Thursday, September 15, 2016

Review of Puckett & Kelley - "CIVIL WAR ARKANSAS: A Military Atlas"

[Civil War Arkansas: A Military Atlas by Randy Puckett and Ron Kelley (Arkansas Toothpick Publishing, 2016). 8.5x11 softcover, intro, color maps, 2 appendices, index. ISBN:978-1533614599. $39.95]

In 1864, Confederate Lieutenant Colonel H.T. Douglas directed captain and Chief of Topographical Engineers of the District of West Louisiana and Arkansas Richard M. Venable to created a detailed military map of the state of Arkansas. The end result was an impressive achievement of cartographical art and skill (scaled at 1 inch=4 miles), completed in two 35-inch x 77-inch sections. It likely represents the best single map of Civil War Arkansas produced during the war. Found on Venable's person when he was captured by Union forces, the map currently resides in the National Archives (RG 77: drawer 123, sheet 15).

Randy Puckett and Ron Kelley's Civil War Arkansas: A Military Atlas is a full-color, complete digital reproduction of the Venable map. It was no easy task, as scanning the original and georectifying the data was a painstaking process that took several months in itself. The book sections the map into 147 squares using a grid system, with the scale of each block being a bit more than three miles to the inch for a total of roughly 400 square miles of coverage. Each grid square gets its own 8 1/2 x 11 inch page in the book, the oversize presentation making the map details and labels easy to see and read. Beginning at the top left corner of the Venable map, Puckett and Kelley's block reproductions proceed from left to right and down (with a typewriter-style return). Each county is assigned a different color, aiding user orientation as the reader moves across the map from page to page. Located in the legend, "Cartographer's Notes" are also added to each block. These are topically diverse, but most commonly are used to provide modern references to antebellum names and places.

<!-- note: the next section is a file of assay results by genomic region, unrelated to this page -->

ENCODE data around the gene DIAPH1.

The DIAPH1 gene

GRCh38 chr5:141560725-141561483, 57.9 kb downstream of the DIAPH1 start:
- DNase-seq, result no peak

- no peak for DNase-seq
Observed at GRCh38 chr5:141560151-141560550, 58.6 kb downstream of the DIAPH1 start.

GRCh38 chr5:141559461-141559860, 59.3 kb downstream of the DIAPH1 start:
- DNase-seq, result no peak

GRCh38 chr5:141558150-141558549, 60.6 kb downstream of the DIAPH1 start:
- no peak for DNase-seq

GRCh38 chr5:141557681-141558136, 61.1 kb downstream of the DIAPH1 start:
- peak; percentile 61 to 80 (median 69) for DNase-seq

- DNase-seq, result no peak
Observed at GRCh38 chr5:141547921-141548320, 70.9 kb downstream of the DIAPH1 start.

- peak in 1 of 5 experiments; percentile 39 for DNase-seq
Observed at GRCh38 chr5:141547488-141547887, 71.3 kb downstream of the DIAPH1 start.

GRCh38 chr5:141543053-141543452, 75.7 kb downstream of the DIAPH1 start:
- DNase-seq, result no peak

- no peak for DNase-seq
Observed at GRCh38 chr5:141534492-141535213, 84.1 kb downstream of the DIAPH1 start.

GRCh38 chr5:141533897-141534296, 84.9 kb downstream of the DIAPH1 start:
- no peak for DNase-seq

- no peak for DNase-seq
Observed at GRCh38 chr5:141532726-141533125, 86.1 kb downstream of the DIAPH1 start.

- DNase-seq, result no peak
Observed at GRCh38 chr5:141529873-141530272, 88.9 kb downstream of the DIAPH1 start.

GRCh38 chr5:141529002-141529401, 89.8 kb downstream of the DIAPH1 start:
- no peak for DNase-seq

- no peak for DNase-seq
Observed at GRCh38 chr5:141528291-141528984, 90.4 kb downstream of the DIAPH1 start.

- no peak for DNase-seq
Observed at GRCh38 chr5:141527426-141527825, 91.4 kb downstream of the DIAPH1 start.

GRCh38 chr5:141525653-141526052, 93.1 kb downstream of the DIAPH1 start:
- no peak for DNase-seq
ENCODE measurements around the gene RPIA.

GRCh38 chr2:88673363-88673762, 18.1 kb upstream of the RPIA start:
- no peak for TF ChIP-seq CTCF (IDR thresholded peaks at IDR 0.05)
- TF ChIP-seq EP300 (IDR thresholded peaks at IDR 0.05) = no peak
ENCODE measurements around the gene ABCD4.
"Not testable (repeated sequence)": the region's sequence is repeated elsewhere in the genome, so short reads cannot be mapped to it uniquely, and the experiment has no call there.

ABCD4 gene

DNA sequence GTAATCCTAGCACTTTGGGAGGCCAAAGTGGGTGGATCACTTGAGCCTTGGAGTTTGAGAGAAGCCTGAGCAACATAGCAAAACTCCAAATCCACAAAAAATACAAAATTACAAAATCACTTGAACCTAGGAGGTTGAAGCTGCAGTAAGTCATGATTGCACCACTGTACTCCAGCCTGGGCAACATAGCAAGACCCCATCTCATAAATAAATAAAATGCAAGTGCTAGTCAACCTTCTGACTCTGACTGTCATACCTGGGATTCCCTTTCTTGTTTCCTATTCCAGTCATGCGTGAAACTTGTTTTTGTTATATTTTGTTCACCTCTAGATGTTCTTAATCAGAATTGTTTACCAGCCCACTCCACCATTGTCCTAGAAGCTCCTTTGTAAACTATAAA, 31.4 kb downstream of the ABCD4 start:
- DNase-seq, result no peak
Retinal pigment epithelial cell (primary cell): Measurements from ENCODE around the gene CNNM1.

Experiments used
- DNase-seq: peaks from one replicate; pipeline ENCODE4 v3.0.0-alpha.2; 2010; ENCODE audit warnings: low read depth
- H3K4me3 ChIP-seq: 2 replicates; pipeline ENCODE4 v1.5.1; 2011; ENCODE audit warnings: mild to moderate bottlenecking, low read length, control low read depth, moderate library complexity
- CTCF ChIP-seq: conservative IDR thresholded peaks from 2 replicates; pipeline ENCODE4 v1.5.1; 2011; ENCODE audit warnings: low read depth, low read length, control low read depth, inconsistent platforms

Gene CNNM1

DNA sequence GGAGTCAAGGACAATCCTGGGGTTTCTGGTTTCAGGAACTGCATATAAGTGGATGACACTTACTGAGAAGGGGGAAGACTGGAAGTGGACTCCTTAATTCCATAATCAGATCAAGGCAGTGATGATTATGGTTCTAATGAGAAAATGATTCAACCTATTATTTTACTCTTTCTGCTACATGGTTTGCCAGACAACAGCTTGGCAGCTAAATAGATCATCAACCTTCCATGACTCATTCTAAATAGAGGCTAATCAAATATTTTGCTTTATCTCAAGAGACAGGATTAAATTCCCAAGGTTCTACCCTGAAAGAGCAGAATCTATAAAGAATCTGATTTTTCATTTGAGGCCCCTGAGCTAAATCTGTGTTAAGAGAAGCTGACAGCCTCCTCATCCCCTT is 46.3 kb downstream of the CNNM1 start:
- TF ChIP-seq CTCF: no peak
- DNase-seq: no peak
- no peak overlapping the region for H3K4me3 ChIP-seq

Map features encompass a range of structures, cities and towns, roads, railroads, political boundaries, hills, mountains, and prairies. To manage the clutter that would occur if all water features were exhaustively included, only rivers, lakes, and major creeks appear. Only four battlefields are noted, but some military camps and forts are indicated on the map. Of the last, only those few deemed important to the Confederate authorities at the time the map was created in 1864 were included, so the map is not useful as a general survey of Arkansas battles and fortifications (nor was it intended to serve such a purpose).

Readers will readily notice that the amount of cartographic detail vastly increases as one moves south along the book's grid network. By 1864, all but the southern reaches of Arkansas came under at least nominal Union control, and Venable's topographical team was only able to personally reconnoiter around 29% of the state. In this area, surveyed roads are specifically marked and traced as "reconnoitered," and other public roads, settlement roads, and trails are also separately categorized. The type and number of man-made structures—churches, cemeteries, houses (labeled by owner name), schools, post offices, businesses (e.g. stores, tanyards, gins, mills, salt works, factories, shops, and distilleries), landings, ferries, and bridges—appearing on the map also increase exponentially the farther south one goes.

The pages are not numbered, so cross-references provided in the appendices and index refer instead to the grid coordinates. To help readers easily find any given settlement, the authors compiled a useful town and municipality appendix for the book. Another appendix divides the map into large sections and effectively contrasts the modern and 1864 road networks by placing an interstate, U.S., and state highway overlay on top of the antebellum system. The atlas concludes with a full index.

This project was obviously a labor of love on the part of Puckett and Kelley, one that any great enthusiast of Civil War cartography should appreciate. Some readers might be a bit disappointed that the authors did not add a great deal of new material to their maps, but the stated objective all along was to stay as faithful to the original Venable map as possible. Anyone researching the Civil War hardly needs to be reminded that the examination of history operates hand in hand with the study of geography, and Civil War Arkansas: A Military Atlas is a remarkable new tool to assist in these endeavors.

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